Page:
6 videos that trace the 42nd Street journey from stage to screen

24 Oct
Posted in: Features Videos
Author: Staff
42nd Street videos

As we count down to 42nd STREET hitting 650+ cinema screens via More2Screen in November, have a look at the official cinema trailer - and five other unmissable videos that trace the journey for the largest-ever staging of this Broadway classic, which ran at Theatre Royal Drury Lane until earlier this year.

42nd Street, with music and lyrics by Harry Warren and Al Dubin, the show centres on the efforts of famed Broadway director Julian Marsh to mount a successful stage production of a musical extravaganza at the height of the Great Depression and Peggy Sawyer, a talented newcomer with stars in her eyes who gets her big break after leading lady Dorothy Brock is injured. Bonnie Langford, who played Peggy Sawyer in the original London production, now stars as Dorothy Brock alongside Emmerdale’s Tom Lister (as Julian Marsh), Clare Halse (Peggy Sawyer) and Philip Bertioli (Billy Lawlor).

The stage production was produced by Michael Linnit and Michael Grade. It was filmed live for the cinema screen at the 2000-seat Theatre Royal, Drury Lane in November 2018 by BroadwayHD, the US-based streaming service for live theatre. Ross MacGibbon directed the filmed version in collaboration with the late Mark Bramble, filming in 4K with eight cameras at three separate performances to capture the spectacular scale of the stage show.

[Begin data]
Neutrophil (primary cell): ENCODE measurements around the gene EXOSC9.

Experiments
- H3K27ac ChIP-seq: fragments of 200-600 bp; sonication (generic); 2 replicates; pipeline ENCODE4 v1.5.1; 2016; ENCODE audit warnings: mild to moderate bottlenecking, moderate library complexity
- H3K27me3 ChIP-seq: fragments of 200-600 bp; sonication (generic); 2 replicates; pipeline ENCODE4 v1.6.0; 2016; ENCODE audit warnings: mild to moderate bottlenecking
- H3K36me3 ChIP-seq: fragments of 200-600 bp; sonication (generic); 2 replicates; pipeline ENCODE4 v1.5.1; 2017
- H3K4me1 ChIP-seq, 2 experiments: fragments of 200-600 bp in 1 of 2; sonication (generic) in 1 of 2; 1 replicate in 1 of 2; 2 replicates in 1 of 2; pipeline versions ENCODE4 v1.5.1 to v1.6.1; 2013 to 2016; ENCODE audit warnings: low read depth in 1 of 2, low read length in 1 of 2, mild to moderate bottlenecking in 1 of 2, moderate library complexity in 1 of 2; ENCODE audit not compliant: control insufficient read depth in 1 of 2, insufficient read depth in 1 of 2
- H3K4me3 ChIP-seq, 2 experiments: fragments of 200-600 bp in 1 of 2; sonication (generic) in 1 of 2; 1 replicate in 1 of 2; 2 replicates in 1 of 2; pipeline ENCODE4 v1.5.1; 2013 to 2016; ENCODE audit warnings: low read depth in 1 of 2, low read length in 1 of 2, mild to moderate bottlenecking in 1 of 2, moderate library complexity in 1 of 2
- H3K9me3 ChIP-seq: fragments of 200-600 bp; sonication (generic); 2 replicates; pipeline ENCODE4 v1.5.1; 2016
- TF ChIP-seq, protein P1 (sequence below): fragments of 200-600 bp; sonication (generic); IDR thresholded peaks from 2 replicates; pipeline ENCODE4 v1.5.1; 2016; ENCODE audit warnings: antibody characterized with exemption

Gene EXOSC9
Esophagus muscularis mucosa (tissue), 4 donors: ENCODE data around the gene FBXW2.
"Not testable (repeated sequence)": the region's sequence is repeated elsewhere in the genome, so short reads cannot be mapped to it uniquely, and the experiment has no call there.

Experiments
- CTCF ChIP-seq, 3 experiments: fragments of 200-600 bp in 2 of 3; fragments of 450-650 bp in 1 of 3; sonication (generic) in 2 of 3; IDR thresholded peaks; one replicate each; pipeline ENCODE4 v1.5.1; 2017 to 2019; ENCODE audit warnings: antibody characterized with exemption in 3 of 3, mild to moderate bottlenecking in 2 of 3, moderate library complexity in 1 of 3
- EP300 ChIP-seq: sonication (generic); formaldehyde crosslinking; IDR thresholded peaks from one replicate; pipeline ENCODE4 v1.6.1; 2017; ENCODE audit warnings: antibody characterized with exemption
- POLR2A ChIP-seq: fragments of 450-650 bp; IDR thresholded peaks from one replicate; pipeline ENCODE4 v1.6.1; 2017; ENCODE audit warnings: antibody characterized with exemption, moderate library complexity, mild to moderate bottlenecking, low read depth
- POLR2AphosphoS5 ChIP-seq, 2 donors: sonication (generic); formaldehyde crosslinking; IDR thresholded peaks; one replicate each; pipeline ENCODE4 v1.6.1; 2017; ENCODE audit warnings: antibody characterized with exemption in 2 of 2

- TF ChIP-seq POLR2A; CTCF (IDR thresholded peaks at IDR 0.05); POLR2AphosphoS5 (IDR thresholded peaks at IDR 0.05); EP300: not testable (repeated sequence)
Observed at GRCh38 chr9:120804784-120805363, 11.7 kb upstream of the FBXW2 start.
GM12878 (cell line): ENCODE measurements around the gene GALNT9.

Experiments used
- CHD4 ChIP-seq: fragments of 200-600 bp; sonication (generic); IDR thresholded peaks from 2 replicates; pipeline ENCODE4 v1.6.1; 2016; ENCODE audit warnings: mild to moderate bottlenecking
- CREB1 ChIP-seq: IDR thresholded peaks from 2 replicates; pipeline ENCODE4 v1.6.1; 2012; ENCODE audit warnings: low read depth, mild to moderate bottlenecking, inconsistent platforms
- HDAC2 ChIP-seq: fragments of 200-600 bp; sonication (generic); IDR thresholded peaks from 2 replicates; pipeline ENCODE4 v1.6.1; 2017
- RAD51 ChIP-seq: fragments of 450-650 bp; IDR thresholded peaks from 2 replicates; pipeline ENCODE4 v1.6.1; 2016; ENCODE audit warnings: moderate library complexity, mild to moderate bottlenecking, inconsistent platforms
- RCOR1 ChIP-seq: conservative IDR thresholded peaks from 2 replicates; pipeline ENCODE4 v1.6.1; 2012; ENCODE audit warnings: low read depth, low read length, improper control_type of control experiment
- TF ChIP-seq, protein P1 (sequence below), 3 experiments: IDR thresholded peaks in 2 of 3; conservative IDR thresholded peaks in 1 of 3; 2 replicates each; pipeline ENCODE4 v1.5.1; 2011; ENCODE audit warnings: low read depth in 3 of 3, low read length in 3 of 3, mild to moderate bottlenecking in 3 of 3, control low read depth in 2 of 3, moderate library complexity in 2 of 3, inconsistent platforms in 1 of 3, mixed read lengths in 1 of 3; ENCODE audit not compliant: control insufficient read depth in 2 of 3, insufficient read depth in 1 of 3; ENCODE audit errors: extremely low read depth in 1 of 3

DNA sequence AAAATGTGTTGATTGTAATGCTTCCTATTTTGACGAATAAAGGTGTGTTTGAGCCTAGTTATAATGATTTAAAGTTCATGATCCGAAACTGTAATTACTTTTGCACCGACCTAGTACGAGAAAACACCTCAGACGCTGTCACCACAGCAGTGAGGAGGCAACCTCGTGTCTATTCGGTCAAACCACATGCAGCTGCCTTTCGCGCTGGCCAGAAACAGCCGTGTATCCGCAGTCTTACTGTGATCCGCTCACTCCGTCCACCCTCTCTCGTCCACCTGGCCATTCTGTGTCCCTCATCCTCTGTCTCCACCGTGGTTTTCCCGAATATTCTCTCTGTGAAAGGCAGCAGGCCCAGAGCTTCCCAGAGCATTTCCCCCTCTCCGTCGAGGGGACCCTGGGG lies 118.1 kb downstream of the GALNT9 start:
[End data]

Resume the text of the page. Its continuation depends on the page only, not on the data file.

The 60-strong cast also features Jasna Ivir (as Maggie Jones), Christopher Howell (Bert Barry), Matthew Goodgame (Pat Denning), Graeme Henderson (Andy Lee), Bruce Montague (Abner Dillon), Mark McKerracher (Mac/Doc/Thug), Emma Caffrey (Annie), Ella Martine (Lorraine), Clare Rickard (Phyllis) and Paul Knight (Oscar).

42nd Street is broadcast to more than 650 cinema screens across the UK and Ireland on 10 and 12 November 2019. Click here to find your nearest cinema and showtime.

1. Cinema trailer

2. West End trailer

3. Opening night

4. Building the Drury Lane set

5. Open auditions for dancers

6. Broadway to West End: Then & now